ARRIVE Together Law Enforcement Initiative Comes to Elizabeth and Linden PD

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Acting Attorney Matthew J. Platkin announced Monday, June 6, the expansion of a program that pairs a law enforcement officer with a certified mental health screener to respond together to 9-1-1 calls for behavioral health crises.

The initiative, known as ARRIVE Together (“Alternative Responses to Reduce Instances of Violence & Escalation”), will begin operating a second pilot run jointly by the Elizabeth and Linden Police Departments later this month.

The expansion follows a pilot program that was first launched in December and operated out of the New Jersey State Police’s Cumberland County stations based in Bridgeton and Port Norris.

Under the expansion, a screener from Trinitas Medical Center will travel with a plainclothes Elizabeth or Linden police officer in the officer’s unmarked vehicle to respond to 9-1-1 calls for service relating to mental or behavioral health crises during shifts that originate in either the Elizabeth Police Department’s or Linden Police Department’s areas of responsibility.

ARRIVE Together shifts will be held two times per week on days alternating between each police department.

When not responding to reactive calls, the ARRIVE team will follow up with previous individuals served, as well as proactively visit individuals in the community known to law enforcement that would benefit from such outreach.

“The expansion of the ARRIVE Together initiative is the latest step in our effort to better assess and address behavioral health crises that law enforcement officers encounter and strengthen public safety across New Jersey,” said Acting Attorney General Platkin. “By piloting this program in two additional jurisdictions, we are broadening our goal of connecting those in crisis with the proper mental health resources they need, which in turn helps officers, counselors, and the communities we all collectively serve.”

“As a former law enforcement official, I understand the many roles officers are expected to perform in times of crises. The expansion of the ARRIVE program will provide more law enforcement officers with the expertise of mental health screeners in order to make proper judgement calls,” said Senator Joe Cryan, who served as Union County Sheriff. “This program will decrease pressure on responding officers and give them the support they need so they can continue their work to help others and keep our communities safe.”

“The Elizabeth and Linden Police Departments are proud to be a part of this response program,” said Chief Giacomo Sacca of the Elizabeth Police Department. “Police service to a community with separate and distinct needs varies based on dynamics of the incident. A single agency trained in one discipline is limited by their knowledge base. However, through team efforts like Arrive Together, we can ensure that we are pooling our resources for the best response possible.”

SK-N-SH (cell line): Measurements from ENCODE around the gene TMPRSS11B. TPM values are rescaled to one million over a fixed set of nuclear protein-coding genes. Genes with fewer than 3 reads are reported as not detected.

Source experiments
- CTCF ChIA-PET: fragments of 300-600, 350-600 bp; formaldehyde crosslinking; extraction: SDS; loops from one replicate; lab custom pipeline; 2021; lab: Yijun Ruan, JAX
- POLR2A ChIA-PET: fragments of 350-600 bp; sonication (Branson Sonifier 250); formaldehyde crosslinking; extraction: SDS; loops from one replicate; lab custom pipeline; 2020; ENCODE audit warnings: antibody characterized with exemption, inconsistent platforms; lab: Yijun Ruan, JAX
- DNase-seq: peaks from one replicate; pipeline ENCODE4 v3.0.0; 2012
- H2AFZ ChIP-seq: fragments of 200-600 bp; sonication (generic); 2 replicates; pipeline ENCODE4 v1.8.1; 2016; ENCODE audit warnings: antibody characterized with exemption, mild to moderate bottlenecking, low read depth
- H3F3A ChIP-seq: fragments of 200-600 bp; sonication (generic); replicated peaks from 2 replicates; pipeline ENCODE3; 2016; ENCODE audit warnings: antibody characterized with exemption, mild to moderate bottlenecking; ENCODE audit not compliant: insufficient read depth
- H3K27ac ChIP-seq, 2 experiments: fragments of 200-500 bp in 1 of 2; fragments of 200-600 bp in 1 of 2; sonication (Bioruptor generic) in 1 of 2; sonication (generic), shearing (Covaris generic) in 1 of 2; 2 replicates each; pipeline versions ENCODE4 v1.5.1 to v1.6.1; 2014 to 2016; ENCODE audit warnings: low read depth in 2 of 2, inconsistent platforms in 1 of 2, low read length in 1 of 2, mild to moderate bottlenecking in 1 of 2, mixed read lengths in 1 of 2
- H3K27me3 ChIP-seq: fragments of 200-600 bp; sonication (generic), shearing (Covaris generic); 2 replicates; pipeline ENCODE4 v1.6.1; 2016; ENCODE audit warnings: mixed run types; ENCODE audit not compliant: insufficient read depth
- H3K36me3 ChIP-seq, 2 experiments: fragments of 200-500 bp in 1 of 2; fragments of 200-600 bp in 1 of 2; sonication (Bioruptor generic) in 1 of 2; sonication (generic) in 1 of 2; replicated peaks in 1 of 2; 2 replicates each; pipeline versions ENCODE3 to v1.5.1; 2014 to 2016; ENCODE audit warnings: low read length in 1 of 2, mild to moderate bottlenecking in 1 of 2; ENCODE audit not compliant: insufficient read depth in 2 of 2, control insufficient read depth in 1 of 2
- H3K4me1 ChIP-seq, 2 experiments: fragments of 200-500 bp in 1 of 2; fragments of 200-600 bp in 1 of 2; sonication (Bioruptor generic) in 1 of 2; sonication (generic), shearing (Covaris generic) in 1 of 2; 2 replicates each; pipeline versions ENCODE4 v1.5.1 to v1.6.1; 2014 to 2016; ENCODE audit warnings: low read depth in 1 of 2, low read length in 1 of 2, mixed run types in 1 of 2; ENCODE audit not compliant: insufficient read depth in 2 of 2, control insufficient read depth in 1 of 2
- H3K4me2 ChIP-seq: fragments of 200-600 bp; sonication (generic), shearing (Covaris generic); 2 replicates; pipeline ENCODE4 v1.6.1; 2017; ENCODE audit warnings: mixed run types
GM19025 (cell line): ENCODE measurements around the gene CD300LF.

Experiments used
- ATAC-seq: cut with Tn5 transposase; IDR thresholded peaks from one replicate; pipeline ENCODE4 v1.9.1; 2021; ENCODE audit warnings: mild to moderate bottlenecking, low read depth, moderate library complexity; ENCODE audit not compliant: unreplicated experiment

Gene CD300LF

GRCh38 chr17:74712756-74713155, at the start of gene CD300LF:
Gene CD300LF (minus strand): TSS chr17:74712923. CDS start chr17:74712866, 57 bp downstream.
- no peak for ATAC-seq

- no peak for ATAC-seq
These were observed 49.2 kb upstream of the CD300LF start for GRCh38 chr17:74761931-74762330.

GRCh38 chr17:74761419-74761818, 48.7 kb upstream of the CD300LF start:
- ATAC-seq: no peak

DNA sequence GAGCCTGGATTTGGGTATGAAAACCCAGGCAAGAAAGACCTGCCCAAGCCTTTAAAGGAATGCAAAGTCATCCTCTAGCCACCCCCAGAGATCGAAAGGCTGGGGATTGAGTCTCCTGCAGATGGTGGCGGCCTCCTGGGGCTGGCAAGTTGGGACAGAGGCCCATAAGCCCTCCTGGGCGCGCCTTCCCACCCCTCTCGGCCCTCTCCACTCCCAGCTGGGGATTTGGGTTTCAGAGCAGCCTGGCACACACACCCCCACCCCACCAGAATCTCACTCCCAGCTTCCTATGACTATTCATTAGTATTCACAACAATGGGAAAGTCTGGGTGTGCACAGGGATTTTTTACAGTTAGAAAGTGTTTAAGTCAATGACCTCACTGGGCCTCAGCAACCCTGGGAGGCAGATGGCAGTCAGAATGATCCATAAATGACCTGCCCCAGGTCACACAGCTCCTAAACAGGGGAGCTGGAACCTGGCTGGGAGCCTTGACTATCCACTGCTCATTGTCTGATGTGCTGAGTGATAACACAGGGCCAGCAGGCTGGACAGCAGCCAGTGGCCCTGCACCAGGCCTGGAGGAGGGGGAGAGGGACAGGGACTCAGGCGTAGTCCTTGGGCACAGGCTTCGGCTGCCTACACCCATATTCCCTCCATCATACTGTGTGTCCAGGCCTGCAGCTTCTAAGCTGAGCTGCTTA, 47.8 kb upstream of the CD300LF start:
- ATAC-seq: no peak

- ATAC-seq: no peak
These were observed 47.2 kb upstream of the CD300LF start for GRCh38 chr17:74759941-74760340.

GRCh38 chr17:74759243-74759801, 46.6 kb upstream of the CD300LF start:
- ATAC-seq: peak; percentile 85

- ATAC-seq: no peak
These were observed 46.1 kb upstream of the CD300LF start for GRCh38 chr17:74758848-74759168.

“The mental health crisis in our state has expanded exponentially over the past several years, and Police Officers are called upon to assist in these situations at an alarming rate,” said Linden Police Chief David Hart. “This program, combined with our existing initiatives and enhanced training, will further strengthen our relationships and help us better serve this vulnerable part of our community.”

“Trinitas is proud and excited to partner with the Attorney General and the Linden and Elizabeth police departments on this innovative pilot program,” said Dr. Jim McCreath, VP of Behavioral Health at Trinitas Regional Medical Center.

“I am proud that Elizabeth is one of two cities chosen to be a part of this pilot program that will allow our officers the ability to partner with a mental health professional when responding to crisis calls,” said Elizabeth Mayor J. Christian Bollwage. “We are confident that this will not only strengthen our relationship with the community but improve our mental health resources for our residents.”

“We are excited to be a part of this expansion to the Arrive Together initiative. This will be another helpful tool for our Police Officers to improve efforts and promote safety and our residents in crisis,” said Linden Mayor Derek Armstead.

“Thank you to Acting Attorney General Matthew Platkin for bringing the ARRIVE Together program to Union County,” said Union County Prosecutor William A. Daniel. “The pairing of a law enforcement officer with a mental health professional responding to the scene of a crisis promotes de-escalation of the problem and public safety, while providing immediate options to assist the citizen in need. The Union County Prosecutor’s Office is committed to supporting this innovative initiative so that law enforcement may better serve the communities we have sworn to protect.”

Across New Jersey, a significant proportion of uses of force by law enforcement involve a civilian identified as either suffering from mental illness or who is under the influence.

The ARRIVE Together initiative is a recognition that this situation needs improvement, and a step towards achieving better outcomes.

For more information on the Attorney General’s Office’s initiatives to improve outcomes for individuals suffering from mental illness, intellectual disabilities and disorders, substance abuse, and other behavioral health concerns, click here.

The Acting Attorney General; First Assistant Prosecutor James Tansey, Union County Prosecutor’s Office; Elizabeth Police Chief Giacomo Sacca; Linden Police Chief David Hart; Dr. Jim McCreath, Vice President of Behavioral Health at Trinitas; and Dr. Pamela Jones of Communities in Cooperation announced the expansion of ARRIVE Together Monday, June 6. Watch below:

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